The impacts of Vermont’s investment in farmland conservation were on display earlier this month when Senator John Campbell (Windsor County) toured several Upper Valley farms. Darby Bradley of the Vermont Land Trust and Nancy Everhart, Conservation Director at the Vermont Housing and Conservation Board joined UVLT staff at visits to Oak Knoll Farm in Windsor and Wellwood Orchard in Weathersfield.
George Reddick and Karen Lindbo conserved their farm as they expanded their herd of milking goats and installed an on-site bottling plant. Today their goat’s milk and yogurt is sold under their own label in groceries throughout the region. VHCB’s grant to purchase a conservation easement has helped in the successful expansion of their farm.
Similarly, Roy Mark described the importance of the grant he received for conserving his orchard as he transitioned from wholesaling, to selling his apples on premises. Today he grows plums, pears, peaches, apples and more, and the parking lot of his farm stand is filled with families who come to pick their own, visit the petting zoo and enjoy the spectacular scenery. Roy’s farm is such a destination that the local fire department runs a weekend concession stand there to provide lunch to visitors and raise money to supplement their budget.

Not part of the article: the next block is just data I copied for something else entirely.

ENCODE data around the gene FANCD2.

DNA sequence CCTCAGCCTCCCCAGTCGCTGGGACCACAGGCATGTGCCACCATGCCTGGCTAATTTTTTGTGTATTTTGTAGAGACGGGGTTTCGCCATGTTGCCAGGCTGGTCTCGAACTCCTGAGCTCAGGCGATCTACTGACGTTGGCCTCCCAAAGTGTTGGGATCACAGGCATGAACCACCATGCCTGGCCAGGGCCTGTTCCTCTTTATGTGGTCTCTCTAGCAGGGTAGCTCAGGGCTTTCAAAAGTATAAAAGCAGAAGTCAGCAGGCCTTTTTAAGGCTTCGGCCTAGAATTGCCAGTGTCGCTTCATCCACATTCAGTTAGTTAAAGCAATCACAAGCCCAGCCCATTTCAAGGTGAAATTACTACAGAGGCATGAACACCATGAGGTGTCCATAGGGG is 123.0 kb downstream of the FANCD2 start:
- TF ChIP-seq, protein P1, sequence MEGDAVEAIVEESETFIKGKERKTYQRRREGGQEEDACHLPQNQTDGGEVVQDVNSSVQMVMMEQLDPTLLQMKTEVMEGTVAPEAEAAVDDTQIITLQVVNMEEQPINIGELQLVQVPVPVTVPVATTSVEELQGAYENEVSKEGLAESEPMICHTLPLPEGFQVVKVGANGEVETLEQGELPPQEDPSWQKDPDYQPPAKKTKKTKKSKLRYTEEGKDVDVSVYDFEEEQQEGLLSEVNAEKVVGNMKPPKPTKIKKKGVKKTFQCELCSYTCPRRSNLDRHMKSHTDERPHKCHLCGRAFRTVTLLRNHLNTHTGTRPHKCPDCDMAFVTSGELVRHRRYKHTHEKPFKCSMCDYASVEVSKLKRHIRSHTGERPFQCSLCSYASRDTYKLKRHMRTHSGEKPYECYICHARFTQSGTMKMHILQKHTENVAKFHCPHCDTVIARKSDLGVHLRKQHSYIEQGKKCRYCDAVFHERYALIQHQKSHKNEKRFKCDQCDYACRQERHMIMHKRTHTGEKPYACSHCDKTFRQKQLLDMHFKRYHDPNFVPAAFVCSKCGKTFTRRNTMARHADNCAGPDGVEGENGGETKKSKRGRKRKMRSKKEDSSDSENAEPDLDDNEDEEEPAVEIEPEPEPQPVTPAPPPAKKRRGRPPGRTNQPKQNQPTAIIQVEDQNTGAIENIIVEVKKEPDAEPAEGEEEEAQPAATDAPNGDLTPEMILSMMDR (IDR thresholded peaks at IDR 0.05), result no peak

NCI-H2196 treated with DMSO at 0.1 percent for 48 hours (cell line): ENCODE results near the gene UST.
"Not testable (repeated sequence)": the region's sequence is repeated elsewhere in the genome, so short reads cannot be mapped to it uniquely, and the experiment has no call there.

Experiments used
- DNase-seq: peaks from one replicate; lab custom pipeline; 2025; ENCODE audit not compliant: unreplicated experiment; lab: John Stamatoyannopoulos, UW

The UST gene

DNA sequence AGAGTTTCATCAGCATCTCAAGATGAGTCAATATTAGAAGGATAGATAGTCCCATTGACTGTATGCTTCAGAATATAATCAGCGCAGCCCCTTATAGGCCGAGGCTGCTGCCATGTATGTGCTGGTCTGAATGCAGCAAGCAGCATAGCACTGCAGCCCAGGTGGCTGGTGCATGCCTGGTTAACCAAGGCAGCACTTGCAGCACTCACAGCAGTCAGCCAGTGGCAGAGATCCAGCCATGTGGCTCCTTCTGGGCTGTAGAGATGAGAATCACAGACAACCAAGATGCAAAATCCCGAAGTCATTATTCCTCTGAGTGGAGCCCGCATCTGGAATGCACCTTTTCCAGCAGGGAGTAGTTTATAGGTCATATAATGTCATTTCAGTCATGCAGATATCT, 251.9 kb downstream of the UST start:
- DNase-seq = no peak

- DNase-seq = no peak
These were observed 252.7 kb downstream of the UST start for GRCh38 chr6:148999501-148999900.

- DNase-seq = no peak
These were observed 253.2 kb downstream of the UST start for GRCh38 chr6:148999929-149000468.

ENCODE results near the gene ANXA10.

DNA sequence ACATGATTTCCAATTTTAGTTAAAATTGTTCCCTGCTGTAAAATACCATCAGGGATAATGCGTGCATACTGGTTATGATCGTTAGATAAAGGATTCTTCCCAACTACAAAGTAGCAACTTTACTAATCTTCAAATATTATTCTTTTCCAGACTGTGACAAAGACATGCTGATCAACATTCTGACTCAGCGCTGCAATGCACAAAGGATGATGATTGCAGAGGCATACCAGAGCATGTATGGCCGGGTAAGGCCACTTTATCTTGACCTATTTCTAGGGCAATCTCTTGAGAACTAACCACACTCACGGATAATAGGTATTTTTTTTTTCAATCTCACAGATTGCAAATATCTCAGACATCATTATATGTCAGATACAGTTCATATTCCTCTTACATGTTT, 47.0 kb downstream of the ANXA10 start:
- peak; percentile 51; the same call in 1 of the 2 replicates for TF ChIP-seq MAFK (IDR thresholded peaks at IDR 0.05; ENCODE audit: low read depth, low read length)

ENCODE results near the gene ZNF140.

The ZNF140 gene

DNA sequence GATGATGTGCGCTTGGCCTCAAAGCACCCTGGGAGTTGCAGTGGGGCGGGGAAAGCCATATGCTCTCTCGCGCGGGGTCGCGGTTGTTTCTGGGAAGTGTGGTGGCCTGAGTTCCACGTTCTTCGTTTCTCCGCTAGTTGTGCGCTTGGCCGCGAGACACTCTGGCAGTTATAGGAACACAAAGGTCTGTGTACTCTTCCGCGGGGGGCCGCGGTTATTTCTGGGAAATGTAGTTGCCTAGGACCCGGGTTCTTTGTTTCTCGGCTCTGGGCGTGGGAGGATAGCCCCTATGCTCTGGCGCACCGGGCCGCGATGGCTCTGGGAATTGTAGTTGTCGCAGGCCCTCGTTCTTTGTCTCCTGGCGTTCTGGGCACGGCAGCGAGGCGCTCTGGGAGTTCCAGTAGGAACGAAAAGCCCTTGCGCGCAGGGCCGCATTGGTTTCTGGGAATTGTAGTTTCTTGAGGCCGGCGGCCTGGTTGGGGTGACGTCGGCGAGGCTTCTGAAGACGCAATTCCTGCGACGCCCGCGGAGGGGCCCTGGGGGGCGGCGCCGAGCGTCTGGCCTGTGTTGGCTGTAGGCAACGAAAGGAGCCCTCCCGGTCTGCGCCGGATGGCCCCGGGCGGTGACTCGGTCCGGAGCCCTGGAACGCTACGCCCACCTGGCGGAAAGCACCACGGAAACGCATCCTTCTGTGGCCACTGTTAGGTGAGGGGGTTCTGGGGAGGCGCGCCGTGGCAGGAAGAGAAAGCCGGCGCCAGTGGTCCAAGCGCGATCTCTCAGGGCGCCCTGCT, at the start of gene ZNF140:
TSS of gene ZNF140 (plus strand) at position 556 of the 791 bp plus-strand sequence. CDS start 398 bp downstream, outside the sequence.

It’s clear that both Oak Knoll Farm and Wellwood Orchard are significant businesses in their communities and contribute greatly to the vitality of the local and regional economy. Vermont’s investment in conservation through VHCB strengthens farm enterprises, and conserved farmland encourages long-term investment in farming.